Latent Class Analysis in Social Science Research (Berkeley, CA)


This 5-day workshop begins with an introduction to latent variable modeling (LVM), a comprehensive applied statistical methodology that includes latent class analysis (LCA) as a special case. The connection of LCA to the closely related statistical frameworks of factor analysis, item response modeling, and latent profile analysis is thereby underscored. A brief introduction to the highly popular LVM software Mplus is then provided. This workshop then attends to issues pertaining to handling of missing data, which may be seen as a rule rather than exception in applications of latent class analysis.

After this introductory part of the course, the quantitative foundations of LCA are focused on. In particular, the law of total probability will be illustrated with examples. The fundamental assumption of local independence is then attended to, and the formal LCA model is introduced. The parameters underlying an LCA model are discussed subsequently in detail, and their estimation using maximum likelihood is covered. Model testing against empirical data is then focused on, including in particular the increasingly popular bootstrap likelihood ratio test. The involved process of deciding on the number of latent classes is next dealt with in detail and demonstrated through empirical examples. Quality of classification to classes is then discussed and similarly illustrated empirically. LCA with covariates is subsequently dealt with. A discussion of technical issues including differentiation between local and global solutions, which could be involved in an application of LCA, is similarly provided.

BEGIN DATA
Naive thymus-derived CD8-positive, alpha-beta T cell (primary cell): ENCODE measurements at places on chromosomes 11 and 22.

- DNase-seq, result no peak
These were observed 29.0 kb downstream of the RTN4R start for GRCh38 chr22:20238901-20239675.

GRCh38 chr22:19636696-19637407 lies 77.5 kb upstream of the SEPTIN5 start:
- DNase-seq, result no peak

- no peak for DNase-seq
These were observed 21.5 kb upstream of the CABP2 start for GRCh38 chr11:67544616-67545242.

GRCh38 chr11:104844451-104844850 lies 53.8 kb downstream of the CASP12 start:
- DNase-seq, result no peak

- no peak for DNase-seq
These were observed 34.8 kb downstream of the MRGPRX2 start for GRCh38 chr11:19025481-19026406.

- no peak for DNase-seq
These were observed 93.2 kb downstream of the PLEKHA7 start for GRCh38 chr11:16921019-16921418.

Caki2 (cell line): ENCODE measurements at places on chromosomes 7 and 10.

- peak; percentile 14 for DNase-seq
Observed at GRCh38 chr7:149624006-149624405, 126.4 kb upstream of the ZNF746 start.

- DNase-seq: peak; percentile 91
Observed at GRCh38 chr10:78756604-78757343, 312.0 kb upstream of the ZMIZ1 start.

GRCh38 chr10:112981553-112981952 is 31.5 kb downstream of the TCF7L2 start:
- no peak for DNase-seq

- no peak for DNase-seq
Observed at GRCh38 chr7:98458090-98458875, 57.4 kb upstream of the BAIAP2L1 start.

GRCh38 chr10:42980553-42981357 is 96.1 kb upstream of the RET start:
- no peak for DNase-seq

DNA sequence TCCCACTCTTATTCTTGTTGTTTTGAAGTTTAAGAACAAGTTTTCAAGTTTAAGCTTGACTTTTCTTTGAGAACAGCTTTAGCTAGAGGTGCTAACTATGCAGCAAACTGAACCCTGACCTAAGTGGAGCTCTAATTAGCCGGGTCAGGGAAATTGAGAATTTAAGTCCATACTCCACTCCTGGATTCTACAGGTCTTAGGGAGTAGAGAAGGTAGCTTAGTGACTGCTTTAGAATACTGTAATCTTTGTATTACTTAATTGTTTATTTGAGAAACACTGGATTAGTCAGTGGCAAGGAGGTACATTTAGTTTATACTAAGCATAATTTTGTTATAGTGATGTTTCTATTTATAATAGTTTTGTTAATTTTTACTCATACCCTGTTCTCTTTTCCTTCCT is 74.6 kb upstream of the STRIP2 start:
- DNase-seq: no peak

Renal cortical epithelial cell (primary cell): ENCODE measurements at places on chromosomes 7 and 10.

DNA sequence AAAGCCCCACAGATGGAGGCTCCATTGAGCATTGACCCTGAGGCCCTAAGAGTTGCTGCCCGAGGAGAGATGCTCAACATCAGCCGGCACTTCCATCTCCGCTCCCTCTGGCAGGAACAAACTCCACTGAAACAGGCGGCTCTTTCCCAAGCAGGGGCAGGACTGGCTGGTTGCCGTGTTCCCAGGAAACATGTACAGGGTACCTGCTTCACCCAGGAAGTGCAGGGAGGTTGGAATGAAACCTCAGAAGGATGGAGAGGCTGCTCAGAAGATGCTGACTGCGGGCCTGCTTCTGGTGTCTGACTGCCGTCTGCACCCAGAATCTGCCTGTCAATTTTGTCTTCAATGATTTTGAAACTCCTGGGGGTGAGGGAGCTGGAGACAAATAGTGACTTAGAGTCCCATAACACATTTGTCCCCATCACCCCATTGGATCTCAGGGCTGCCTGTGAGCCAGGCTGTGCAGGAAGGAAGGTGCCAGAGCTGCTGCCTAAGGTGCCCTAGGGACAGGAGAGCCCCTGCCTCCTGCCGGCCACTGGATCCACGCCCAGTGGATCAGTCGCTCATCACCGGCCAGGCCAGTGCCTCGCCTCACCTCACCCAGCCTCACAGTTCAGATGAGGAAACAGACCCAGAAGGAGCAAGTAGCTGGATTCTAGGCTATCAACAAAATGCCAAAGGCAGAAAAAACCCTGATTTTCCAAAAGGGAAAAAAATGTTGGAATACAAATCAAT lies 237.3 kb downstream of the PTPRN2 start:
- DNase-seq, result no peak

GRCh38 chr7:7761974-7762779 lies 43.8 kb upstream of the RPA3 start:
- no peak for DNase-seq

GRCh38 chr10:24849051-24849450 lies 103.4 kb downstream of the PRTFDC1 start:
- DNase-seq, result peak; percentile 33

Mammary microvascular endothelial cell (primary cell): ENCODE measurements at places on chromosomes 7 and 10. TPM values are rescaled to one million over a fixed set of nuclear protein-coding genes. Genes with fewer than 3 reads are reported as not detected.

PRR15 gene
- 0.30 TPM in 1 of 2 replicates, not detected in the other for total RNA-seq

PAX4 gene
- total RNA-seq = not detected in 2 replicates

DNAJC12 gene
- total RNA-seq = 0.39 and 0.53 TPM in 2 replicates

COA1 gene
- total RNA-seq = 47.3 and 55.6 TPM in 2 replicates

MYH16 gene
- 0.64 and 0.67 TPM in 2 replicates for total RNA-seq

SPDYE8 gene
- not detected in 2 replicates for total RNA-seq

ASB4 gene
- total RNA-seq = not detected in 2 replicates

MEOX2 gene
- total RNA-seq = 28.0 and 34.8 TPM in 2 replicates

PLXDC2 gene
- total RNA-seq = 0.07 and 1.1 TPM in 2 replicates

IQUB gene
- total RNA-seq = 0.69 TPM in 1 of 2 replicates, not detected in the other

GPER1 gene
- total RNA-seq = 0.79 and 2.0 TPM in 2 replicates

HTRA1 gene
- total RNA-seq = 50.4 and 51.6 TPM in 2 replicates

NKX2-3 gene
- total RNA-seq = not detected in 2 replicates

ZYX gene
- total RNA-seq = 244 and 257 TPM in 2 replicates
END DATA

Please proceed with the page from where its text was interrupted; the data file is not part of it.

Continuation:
Throughout the workshop multiple data examples are used for method and discussion illustration purposes. Thereby, the popular LVM program Mplus is utilized on numerous occasions. The command files needed then are discussed in detail, as are the output files furnished by these LCA and Mplus applications.

Fee: Members = $1700; Non-members = $3200

Tags: Latent Class, latent class analysis

Course Sections